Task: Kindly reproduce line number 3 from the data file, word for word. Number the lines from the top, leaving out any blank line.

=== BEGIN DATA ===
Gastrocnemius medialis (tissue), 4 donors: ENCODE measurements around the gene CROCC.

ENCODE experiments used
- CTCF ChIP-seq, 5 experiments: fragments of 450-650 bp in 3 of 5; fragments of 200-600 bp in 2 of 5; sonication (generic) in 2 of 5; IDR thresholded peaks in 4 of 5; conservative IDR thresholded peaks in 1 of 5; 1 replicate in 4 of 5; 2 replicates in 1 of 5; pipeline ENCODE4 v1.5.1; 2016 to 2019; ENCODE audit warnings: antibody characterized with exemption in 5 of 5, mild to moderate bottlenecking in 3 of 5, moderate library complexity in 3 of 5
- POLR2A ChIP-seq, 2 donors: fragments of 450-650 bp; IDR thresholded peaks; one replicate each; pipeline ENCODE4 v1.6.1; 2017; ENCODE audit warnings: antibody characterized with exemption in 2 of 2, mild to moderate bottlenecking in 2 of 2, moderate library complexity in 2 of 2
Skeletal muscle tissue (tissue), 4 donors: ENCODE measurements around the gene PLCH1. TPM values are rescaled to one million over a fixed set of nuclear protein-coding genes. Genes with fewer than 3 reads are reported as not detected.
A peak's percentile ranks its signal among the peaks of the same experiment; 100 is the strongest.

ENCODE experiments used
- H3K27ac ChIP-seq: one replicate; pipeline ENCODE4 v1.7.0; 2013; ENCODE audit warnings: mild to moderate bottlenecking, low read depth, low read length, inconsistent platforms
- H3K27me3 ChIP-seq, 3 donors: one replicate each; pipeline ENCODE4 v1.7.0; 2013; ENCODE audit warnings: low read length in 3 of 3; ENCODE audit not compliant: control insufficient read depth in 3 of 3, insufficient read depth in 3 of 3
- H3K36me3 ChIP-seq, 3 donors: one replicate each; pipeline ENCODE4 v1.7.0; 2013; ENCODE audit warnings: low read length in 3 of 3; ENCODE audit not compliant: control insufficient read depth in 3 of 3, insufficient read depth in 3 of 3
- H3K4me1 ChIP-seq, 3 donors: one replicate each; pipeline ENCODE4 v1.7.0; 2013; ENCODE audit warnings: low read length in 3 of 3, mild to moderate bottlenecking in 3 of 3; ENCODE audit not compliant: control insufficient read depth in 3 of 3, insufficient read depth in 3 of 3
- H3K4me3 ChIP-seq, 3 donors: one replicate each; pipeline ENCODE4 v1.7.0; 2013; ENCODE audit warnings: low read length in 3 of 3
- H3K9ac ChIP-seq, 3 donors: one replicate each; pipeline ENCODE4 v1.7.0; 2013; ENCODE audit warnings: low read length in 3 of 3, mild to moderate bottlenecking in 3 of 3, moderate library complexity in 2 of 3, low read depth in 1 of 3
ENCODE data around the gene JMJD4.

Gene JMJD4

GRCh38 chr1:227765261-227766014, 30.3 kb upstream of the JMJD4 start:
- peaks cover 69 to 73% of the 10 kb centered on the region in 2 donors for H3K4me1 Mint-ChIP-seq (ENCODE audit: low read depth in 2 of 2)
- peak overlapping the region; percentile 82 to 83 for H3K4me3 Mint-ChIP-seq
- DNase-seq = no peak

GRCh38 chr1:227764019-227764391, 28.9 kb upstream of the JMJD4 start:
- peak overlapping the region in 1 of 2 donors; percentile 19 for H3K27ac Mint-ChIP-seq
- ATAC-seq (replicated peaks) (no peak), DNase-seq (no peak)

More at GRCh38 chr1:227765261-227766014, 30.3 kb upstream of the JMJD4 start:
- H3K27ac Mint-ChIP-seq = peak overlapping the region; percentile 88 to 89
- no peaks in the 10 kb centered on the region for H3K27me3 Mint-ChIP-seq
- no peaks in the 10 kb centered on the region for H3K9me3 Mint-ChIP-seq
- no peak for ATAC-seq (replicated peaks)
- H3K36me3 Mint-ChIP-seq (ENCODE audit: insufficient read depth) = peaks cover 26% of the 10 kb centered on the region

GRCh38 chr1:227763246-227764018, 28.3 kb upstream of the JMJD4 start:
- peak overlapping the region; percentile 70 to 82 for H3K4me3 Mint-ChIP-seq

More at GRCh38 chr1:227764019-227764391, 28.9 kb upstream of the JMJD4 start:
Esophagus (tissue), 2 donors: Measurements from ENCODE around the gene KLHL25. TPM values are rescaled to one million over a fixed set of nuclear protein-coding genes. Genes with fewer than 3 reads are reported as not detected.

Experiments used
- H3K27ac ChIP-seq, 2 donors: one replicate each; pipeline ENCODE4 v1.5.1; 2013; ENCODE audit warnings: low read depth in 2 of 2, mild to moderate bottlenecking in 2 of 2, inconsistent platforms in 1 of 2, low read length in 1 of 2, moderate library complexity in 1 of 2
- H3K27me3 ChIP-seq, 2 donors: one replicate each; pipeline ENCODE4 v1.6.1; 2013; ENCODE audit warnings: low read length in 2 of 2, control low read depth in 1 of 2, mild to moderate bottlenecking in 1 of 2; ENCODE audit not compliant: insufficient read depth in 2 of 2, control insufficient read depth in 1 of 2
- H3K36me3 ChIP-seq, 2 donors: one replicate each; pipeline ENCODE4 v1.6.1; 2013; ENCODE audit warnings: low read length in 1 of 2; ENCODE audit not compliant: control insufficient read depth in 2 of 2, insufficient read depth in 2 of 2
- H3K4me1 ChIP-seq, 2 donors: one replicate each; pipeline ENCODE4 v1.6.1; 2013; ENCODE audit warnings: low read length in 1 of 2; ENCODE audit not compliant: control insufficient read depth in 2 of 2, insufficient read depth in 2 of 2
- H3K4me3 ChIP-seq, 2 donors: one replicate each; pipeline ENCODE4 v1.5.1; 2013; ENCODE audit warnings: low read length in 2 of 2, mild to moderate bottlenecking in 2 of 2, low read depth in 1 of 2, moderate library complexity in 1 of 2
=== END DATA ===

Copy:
- CTCF ChIP-seq, 5 experiments: fragments of 450-650 bp in 3 of 5; fragments of 200-600 bp in 2 of 5; sonication (generic) in 2 of 5; IDR thresholded peaks in 4 of 5; conservative IDR thresholded peaks in 1 of 5; 1 replicate in 4 of 5; 2 replicates in 1 of 5; pipeline ENCODE4 v1.5.1; 2016 to 2019; ENCODE audit warnings: antibody characterized with exemption in 5 of 5, mild to moderate bottlenecking in 3 of 5, moderate library complexity in 3 of 5